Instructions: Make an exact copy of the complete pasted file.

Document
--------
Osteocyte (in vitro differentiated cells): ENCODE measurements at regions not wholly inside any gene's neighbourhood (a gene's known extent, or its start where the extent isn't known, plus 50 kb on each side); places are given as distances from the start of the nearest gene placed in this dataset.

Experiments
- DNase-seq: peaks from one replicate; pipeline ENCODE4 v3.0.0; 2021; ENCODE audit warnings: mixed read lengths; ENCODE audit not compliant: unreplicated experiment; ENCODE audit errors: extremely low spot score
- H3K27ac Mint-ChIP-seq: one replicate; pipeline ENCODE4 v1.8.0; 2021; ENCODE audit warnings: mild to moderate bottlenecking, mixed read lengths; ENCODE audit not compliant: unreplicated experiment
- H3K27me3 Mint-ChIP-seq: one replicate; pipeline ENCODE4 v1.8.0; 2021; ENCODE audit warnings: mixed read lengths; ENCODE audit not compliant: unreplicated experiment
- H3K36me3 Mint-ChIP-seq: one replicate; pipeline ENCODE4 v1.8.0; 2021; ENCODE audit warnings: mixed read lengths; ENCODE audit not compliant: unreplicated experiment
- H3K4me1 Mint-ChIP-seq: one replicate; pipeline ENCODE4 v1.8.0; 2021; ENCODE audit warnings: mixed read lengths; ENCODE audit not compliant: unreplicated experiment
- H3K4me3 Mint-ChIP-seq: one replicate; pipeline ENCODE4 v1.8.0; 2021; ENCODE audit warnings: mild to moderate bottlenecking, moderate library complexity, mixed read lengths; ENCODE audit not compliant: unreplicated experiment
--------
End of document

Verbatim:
Osteocyte (in vitro differentiated cells): ENCODE measurements at regions not wholly inside any gene's neighbourhood (a gene's known extent, or its start where the extent isn't known, plus 50 kb on each side); places are given as distances from the start of the nearest gene placed in this dataset.

Experiments
- DNase-seq: peaks from one replicate; pipeline ENCODE4 v3.0.0; 2021; ENCODE audit warnings: mixed read lengths; ENCODE audit not compliant: unreplicated experiment; ENCODE audit errors: extremely low spot score
- H3K27ac Mint-ChIP-seq: one replicate; pipeline ENCODE4 v1.8.0; 2021; ENCODE audit warnings: mild to moderate bottlenecking, mixed read lengths; ENCODE audit not compliant: unreplicated experiment
- H3K27me3 Mint-ChIP-seq: one replicate; pipeline ENCODE4 v1.8.0; 2021; ENCODE audit warnings: mixed read lengths; ENCODE audit not compliant: unreplicated experiment
- H3K36me3 Mint-ChIP-seq: one replicate; pipeline ENCODE4 v1.8.0; 2021; ENCODE audit warnings: mixed read lengths; ENCODE audit not compliant: unreplicated experiment
- H3K4me1 Mint-ChIP-seq: one replicate; pipeline ENCODE4 v1.8.0; 2021; ENCODE audit warnings: mixed read lengths; ENCODE audit not compliant: unreplicated experiment
- H3K4me3 Mint-ChIP-seq: one replicate; pipeline ENCODE4 v1.8.0; 2021; ENCODE audit warnings: mild to moderate bottlenecking, moderate library complexity, mixed read lengths; ENCODE audit not compliant: unreplicated experiment